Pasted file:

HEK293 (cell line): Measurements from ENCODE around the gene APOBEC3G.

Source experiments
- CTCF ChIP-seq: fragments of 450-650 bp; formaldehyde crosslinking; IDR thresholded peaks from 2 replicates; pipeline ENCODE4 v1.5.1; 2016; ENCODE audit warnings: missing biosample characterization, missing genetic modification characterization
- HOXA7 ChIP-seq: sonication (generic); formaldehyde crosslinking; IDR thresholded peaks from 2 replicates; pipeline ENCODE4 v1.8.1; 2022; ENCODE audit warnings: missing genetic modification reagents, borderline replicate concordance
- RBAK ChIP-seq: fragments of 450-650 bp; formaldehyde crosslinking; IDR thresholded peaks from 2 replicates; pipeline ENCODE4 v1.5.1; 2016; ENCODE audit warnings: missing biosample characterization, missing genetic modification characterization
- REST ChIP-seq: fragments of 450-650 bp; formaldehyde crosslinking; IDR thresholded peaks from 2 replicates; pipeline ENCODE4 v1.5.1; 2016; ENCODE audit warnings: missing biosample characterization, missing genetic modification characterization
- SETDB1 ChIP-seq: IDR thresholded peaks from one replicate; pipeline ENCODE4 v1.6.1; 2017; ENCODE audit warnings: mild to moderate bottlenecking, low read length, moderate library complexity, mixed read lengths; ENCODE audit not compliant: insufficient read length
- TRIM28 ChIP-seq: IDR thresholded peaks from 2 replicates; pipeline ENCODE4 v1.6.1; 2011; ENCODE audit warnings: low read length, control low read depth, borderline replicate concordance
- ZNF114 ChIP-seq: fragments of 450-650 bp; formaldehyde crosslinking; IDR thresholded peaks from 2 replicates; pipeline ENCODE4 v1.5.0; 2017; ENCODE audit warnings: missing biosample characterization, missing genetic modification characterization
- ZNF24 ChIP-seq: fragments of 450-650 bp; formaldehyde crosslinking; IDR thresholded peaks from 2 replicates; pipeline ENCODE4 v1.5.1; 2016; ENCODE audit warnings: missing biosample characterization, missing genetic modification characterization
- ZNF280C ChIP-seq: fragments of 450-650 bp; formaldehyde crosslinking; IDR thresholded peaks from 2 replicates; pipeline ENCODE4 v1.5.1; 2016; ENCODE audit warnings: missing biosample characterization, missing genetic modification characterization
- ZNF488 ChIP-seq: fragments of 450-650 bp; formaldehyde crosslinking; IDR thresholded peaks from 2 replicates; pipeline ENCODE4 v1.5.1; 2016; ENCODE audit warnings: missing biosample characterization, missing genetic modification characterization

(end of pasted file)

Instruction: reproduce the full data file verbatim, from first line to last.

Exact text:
HEK293 (cell line): Measurements from ENCODE around the gene APOBEC3G.

Source experiments
- CTCF ChIP-seq: fragments of 450-650 bp; formaldehyde crosslinking; IDR thresholded peaks from 2 replicates; pipeline ENCODE4 v1.5.1; 2016; ENCODE audit warnings: missing biosample characterization, missing genetic modification characterization
- HOXA7 ChIP-seq: sonication (generic); formaldehyde crosslinking; IDR thresholded peaks from 2 replicates; pipeline ENCODE4 v1.8.1; 2022; ENCODE audit warnings: missing genetic modification reagents, borderline replicate concordance
- RBAK ChIP-seq: fragments of 450-650 bp; formaldehyde crosslinking; IDR thresholded peaks from 2 replicates; pipeline ENCODE4 v1.5.1; 2016; ENCODE audit warnings: missing biosample characterization, missing genetic modification characterization
- REST ChIP-seq: fragments of 450-650 bp; formaldehyde crosslinking; IDR thresholded peaks from 2 replicates; pipeline ENCODE4 v1.5.1; 2016; ENCODE audit warnings: missing biosample characterization, missing genetic modification characterization
- SETDB1 ChIP-seq: IDR thresholded peaks from one replicate; pipeline ENCODE4 v1.6.1; 2017; ENCODE audit warnings: mild to moderate bottlenecking, low read length, moderate library complexity, mixed read lengths; ENCODE audit not compliant: insufficient read length
- TRIM28 ChIP-seq: IDR thresholded peaks from 2 replicates; pipeline ENCODE4 v1.6.1; 2011; ENCODE audit warnings: low read length, control low read depth, borderline replicate concordance
- ZNF114 ChIP-seq: fragments of 450-650 bp; formaldehyde crosslinking; IDR thresholded peaks from 2 replicates; pipeline ENCODE4 v1.5.0; 2017; ENCODE audit warnings: missing biosample characterization, missing genetic modification characterization
- ZNF24 ChIP-seq: fragments of 450-650 bp; formaldehyde crosslinking; IDR thresholded peaks from 2 replicates; pipeline ENCODE4 v1.5.1; 2016; ENCODE audit warnings: missing biosample characterization, missing genetic modification characterization
- ZNF280C ChIP-seq: fragments of 450-650 bp; formaldehyde crosslinking; IDR thresholded peaks from 2 replicates; pipeline ENCODE4 v1.5.1; 2016; ENCODE audit warnings: missing biosample characterization, missing genetic modification characterization
- ZNF488 ChIP-seq: fragments of 450-650 bp; formaldehyde crosslinking; IDR thresholded peaks from 2 replicates; pipeline ENCODE4 v1.5.1; 2016; ENCODE audit warnings: missing biosample characterization, missing genetic modification characterization